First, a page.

I’ve been asking God to show me what good works He would have me do. I’ve even told Him, “Father, even if I’m afraid or what You ask makes me uncomfortable, I know You will help me to see it through. I’m willing.” When in prayer, that sounds all well and good, but I would like to think I genuinely mean it. I want to be a “good and faithful servant” and do things that honor my Savior (Matt. 25:21).

But then I read the book of Philemon and swallowed audibly.

After reading the twenty-five verses of this short epistle, I realized that there are times when God gives people moments in their lives when they have to “put their spiritual money where their mouth is” and show that their faith is more than window dressing, some sort of Christian Kabuki theater.

Here’s the backstory—Philemon was a wealthy Christian living in Colossae. His slave, Onesimus, had run away from him and attempted to hide in Rome. However, God had other plans, and Onesimus was brought to Paul who was under house arrest at that time. Paul, who had likely led Philemon to Christ, led the slave to salvation as well. Paul enjoyed Onesimus’ company and desired to keep him nearby, but he knew that healing the breach with his former master was more important and that more spiritual good could be accomplished by sending him back with a letter.

Under the law, Philemon had the right to kill Onesimus. In fact, beating him within an inch of his life would have been viewed by many as merciful in the extreme. However, Paul doesn’t suggest that. Instead, he asks his friend to receive his runaway slave as “a beloved brother” because they were both a part of the family of God.  What he was asking was unheard of at that time! To show mercy to a slave, a person you had previously owned? It was nearly unthinkable.

Paul might have made it easier if he’d ordered the master to forgive the slave, but he does not. Paul writes, “…I wanted you to do nothing, that your good deed might not be by compulsion as it were, but voluntary. . . .Yes, brother, let me have joy from you in the Lord; refresh my heart in the Lord. Having confidence in your obedience, I write to you, knowing that you will do even more than I say” (Phil. 1:14, 20-21).

In essence, Paul tells his friend, one of the many he brought to a saving knowledge in Christ, “I know you understand the concept of forgiveness because you have been forgiven by the blood of Jesus Christ. That’s all well and good, but now I am asking you to practice it as well.” Philemon had every right to abuse, starve, and kill this man that Paul was sending back to him. The world would not have condemned him for any of those actions. In fact, he would draw more ire for doing what Paul was asking him to do—“Receive him as you would me” (Phil. 1:17).

I’m sure Paul sent the poor slave home, letter in hand, hoping that his fellow Christian would do the right thing having been given the choice. And that is what God does with us. He offers salvation to all, but only a few receive. He gives us the choice to heed or disregard His will, all the while earnest that we’ll choose the narrow gate (Matt. 7:13). However, the asking does not stop there. God will continue to push us, to present us with moments and times where we can choose to follow His leading and His will for our lives, leaving it up to us as we grow in faith.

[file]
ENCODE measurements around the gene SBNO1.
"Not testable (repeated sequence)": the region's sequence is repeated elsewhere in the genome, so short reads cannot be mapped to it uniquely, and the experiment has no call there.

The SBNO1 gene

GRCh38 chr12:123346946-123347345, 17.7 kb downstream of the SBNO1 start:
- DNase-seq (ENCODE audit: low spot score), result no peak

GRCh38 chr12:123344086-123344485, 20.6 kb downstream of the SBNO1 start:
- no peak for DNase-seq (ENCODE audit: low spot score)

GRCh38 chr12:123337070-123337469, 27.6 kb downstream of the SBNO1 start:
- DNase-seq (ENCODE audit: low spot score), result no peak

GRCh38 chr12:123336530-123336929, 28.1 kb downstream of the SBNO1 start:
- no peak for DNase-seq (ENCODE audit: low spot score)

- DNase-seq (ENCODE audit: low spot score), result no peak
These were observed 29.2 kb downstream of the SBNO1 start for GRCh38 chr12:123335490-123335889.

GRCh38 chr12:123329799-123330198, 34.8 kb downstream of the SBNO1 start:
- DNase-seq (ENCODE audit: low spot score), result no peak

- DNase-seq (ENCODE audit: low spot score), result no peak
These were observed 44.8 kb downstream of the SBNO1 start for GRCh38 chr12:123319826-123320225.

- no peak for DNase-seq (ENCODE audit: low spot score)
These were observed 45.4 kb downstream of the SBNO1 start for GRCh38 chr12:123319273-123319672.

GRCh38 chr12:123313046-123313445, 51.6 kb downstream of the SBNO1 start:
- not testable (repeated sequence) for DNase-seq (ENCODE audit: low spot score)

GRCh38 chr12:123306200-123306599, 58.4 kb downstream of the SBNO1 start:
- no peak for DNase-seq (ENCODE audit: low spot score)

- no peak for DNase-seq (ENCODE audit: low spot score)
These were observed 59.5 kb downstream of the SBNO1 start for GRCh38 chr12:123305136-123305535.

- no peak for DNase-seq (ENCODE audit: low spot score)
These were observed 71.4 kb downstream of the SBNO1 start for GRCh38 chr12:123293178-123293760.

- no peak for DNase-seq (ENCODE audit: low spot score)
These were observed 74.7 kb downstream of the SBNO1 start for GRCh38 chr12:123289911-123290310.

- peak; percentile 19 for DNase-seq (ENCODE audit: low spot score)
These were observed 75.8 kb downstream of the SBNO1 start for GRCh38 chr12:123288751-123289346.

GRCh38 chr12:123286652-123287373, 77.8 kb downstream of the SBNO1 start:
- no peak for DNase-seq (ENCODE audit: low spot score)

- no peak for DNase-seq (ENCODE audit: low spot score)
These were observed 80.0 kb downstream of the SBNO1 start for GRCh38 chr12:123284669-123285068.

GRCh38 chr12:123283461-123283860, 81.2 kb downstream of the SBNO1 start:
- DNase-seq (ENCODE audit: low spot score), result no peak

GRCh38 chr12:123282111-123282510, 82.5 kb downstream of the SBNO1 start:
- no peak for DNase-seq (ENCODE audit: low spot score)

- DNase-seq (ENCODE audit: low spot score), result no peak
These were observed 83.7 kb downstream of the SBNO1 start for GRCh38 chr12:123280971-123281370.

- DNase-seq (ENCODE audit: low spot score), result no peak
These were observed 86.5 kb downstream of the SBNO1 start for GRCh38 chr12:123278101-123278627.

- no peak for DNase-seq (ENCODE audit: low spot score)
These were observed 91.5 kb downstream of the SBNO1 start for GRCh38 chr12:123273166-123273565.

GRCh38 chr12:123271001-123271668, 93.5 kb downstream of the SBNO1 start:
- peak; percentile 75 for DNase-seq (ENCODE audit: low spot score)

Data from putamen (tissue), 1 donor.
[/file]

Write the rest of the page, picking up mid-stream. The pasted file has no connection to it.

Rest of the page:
According to all the records and commentaries on this epistle, Philemon did indeed accept Onesimus back into his household, even freeing him from slavery. Many even claim that he “was the Onesimus consecrated a bishop by the Apostles and who accepted the episcopal throne in Ephesus following the Apostle Timothy”! Philemon was able to exercise forgiveness and allow it to strengthen his testimony, and because of it, his formerly rebellious slave became a useful servant of Christ.

The symbolism of their names makes it altogether wonderful. Philemon means “affectionate,” and it is he who shows Christ-like affection for his lost servant. Onesimus means “profitable,” and that is exactly what he became because of Philemon’s willingness to forgive.

Had the Holy Spirit not been working in Philemon and the man himself sensitive to His leading, how many others might have missed out on seeing Christian forgiveness in action? How many might not have come to know the saving grace of Christ Jesus? This is an amazing example of practical righteousness, of Christian brotherhood and love that showed many people the way to salvation who might otherwise miss out.

After all, words and mighty ideals might sound good, but many people will not be willing to sit down and listen to a lengthy scriptural argument. Many care nothing for doctrine or spirituality, those things that show what many are doing is sinful and of the world. However, if they can see it in action and realize that being Christian is more than just a slogan on a t-shirt, hearts that might otherwise be firmly shut and locked against the Word might be opened—even if it is but a crack. That’s all the Holy Spirit needs.

Like Vladimir and Estragon in Waiting for Godot, the absurdist play, I am waiting for my Onesimus. Unlike their “friend” who never shows up, I know my moment will one day arrive. I will then have a choice to make—to follow the leadings of the Holy Spirit and be an effective witness or to let the opportunity pass.  Perhaps, Lord willing, there will be many such times. Therefore, I ask the Lord that I may be like Philemon, affectionate and willing to humble myself in His service , to be used as only He can use me for His glory.

 Soli Deo Gloria!